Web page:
Worldwide Prescription Drug Abuse

Pharmacy Times, Volume 0, 0

Recently, the International NarcoticsControl Board (INCB) reportdeemed prescription drug abusea global problem, not just one in theUnited States. The board members pointedout that, in many cases, prescriptiondrugs were the abuser's first choice, andabuse of pharmaceuticals had surpassedthe abuse of traditional illicit drugs inmany countries. The report said thatabuse in the United States had nearly doubledfrom 1992 to 2003, with over 15 millionpeople abusing licit pharmaceuticals.

Most experts agree that prescriptiondrug abuse has surpassed the abuse ofall illicit drugs with the exception of marijuanain the United States. In addition, insome states, deaths due to overdose ofpharmaceuticals have clearly exceededdeaths related to illicit drugs such ascocaine and heroin.

This INCB report also identified parts ofSouth Africa, South Asia, and Europe asrising hotbeds of prescription drug abuse.They indicate that the demand is so highthat residents are resorting to Internetpharmacies to help quench their thirst fortheir illicitly obtained medications. As inAmerica, this makes those individualsmore susceptible to counterfeit drugs,and they have no way of measuring theingredients and dosing strength.

One response to the INCB report Ifound quoted the health minister fromCyprus, who said that prescription drugabuse did not exist inhis nation. He went onto say that individualsin his country couldget these drugs onlyby going to a doctorand taking the prescriptionto a pharmacy,and an individualcould not simply walkinto a Cyprus pharmacyand buy thesedrugs without a prescriptionfrom a physician.The health ministeralso indicated thatofficials had conducteda check of somekind and found thatInternet purchases byresidents of Cypruswere not a problem.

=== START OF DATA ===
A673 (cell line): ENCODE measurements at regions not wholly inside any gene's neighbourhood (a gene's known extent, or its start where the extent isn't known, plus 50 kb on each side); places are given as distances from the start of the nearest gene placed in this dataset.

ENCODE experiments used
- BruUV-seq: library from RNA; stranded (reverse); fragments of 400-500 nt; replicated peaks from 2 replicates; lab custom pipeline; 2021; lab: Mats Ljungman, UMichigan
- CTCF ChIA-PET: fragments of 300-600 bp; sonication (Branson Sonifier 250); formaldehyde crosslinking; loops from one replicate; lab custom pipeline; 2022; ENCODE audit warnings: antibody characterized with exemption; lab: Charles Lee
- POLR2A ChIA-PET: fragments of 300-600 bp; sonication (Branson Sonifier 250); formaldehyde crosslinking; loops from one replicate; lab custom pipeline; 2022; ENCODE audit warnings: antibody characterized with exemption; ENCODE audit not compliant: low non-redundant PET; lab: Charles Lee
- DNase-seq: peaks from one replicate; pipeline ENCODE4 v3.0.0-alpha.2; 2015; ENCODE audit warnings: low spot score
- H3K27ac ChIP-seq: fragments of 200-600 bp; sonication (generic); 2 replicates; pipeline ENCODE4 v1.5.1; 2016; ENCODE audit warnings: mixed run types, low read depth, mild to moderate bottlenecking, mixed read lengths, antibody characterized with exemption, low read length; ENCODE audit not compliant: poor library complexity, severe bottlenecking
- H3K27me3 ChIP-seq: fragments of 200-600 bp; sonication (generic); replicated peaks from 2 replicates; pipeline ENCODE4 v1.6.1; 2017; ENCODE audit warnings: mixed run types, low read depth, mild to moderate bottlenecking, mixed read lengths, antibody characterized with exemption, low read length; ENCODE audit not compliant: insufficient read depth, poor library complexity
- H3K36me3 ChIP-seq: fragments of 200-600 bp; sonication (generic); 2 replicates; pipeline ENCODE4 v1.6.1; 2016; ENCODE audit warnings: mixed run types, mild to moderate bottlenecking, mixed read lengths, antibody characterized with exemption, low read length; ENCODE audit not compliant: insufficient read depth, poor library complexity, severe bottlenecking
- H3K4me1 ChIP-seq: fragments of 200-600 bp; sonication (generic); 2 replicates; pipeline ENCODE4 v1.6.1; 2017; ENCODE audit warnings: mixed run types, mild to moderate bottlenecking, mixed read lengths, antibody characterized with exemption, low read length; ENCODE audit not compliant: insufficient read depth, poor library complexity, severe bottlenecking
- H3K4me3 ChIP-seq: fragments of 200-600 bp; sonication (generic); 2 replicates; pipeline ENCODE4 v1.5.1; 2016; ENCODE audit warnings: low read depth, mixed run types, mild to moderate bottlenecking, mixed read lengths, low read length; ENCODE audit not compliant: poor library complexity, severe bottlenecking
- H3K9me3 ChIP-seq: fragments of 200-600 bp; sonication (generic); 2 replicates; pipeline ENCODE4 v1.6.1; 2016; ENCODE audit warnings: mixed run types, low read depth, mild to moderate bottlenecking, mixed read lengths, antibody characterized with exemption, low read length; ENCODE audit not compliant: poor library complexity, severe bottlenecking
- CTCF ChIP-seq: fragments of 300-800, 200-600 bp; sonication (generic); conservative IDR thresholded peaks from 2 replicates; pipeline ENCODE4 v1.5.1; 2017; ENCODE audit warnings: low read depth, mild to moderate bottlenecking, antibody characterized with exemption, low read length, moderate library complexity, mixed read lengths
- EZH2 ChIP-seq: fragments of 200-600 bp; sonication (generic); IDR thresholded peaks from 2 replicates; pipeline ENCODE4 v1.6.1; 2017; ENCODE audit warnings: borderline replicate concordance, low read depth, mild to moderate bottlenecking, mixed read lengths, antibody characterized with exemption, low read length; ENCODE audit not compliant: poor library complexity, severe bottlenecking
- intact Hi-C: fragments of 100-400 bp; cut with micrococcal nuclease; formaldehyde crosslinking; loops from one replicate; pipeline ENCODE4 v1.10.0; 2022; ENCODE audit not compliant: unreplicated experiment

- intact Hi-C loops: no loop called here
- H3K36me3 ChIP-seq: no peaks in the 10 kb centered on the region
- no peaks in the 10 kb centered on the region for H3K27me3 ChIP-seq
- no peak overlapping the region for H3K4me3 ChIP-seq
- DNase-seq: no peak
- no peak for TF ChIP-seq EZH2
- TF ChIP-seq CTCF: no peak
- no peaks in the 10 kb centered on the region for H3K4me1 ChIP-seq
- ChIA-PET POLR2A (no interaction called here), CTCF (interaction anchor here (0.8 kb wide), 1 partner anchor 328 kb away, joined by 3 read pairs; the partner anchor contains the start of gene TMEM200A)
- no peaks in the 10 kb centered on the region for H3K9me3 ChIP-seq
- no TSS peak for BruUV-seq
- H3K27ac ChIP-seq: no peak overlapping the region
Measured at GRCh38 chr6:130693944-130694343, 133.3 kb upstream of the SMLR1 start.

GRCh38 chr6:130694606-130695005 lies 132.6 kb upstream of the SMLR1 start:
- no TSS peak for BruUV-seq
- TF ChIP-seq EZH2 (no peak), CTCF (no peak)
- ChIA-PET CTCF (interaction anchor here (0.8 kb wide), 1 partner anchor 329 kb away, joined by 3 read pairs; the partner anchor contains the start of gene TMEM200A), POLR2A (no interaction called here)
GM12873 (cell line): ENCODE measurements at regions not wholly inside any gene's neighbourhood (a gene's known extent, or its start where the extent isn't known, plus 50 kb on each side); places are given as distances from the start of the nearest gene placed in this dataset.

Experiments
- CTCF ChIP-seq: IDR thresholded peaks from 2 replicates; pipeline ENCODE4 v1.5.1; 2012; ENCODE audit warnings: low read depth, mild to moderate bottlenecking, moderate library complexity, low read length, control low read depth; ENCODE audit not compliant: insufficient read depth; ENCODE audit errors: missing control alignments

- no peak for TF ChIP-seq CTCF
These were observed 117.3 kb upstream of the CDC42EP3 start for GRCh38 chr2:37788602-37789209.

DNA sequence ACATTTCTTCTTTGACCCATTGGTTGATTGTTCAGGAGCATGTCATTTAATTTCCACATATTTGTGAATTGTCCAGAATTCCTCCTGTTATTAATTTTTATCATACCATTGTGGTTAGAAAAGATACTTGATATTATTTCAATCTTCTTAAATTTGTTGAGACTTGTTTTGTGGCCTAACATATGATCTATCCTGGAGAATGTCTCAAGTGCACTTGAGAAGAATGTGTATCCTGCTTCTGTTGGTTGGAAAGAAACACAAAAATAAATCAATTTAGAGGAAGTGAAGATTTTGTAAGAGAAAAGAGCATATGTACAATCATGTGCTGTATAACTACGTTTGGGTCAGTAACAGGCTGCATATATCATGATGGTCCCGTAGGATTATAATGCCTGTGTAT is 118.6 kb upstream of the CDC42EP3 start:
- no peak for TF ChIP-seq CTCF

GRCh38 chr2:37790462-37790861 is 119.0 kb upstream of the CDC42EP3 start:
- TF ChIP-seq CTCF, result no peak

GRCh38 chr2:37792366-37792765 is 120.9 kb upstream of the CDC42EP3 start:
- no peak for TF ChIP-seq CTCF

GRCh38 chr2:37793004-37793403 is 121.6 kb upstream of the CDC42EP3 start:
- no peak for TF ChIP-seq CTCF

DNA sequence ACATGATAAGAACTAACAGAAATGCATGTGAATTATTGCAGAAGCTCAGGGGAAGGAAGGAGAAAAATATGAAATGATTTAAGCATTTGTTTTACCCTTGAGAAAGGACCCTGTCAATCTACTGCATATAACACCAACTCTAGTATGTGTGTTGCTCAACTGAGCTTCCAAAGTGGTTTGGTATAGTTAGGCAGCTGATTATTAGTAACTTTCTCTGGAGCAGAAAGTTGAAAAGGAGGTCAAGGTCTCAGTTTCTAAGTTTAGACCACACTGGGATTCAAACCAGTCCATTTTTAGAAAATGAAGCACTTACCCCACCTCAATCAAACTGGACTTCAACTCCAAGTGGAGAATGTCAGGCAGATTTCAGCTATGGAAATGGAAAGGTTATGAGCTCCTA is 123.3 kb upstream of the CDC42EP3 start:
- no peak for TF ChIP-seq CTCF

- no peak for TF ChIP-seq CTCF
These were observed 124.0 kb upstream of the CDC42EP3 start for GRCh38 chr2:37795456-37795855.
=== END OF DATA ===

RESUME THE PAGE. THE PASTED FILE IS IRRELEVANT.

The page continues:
I found this an interesting assessmentof the nonproblem in Cyprus and thoughtit sounded somewhat similar to the apparentlack of knowledge or initiative bysegments of our federal government justa few years ago when assessing thewidespread abuse of pharmaceuticals.

The INCB's report should not be surprisingto anyone, since human beingsare human beings, and addiction doesnot discriminate by sex, race, or any ethnicboundary. In many countries, however,even the legitimate prescribing anddispensing of controlled substances islow and scrutiny is very high, making itmore difficult for residents to obtain thedrugs through "doctor shopping" andother scams. This likely means more individualsare getting their prescription highthrough the smuggled market or theInternet, where government control ismuch more difficult.

Regardless, this INCB report is ultimatelypositive, as hopefully more andmore countries and their governmentsbegin to recognize this issue as a serioushealth and crime problem and do somethingabout it now.

The only way to successfully tacklethis problem is through global collaboration.International smuggling and theInternet are not individual country problems;they are a global problem and contributeto a very significant portion of theprescription drug abuse in America andlikely worldwide.

John Burke, commander ofthe Warren County, Ohio,drug task force and retiredcommander of the CincinnatiPolice PharmaceuticalDiversion Squad, is a 38-yearveteran of law enforcement.Cmdr Burke also is the currentpresident of the National Association of Drug DiversionInvestigators. For information, he can bereached by e-mail at burke@choice.net, viathe Web site www.rxdiversion.com, or byphone at 513-336-0070.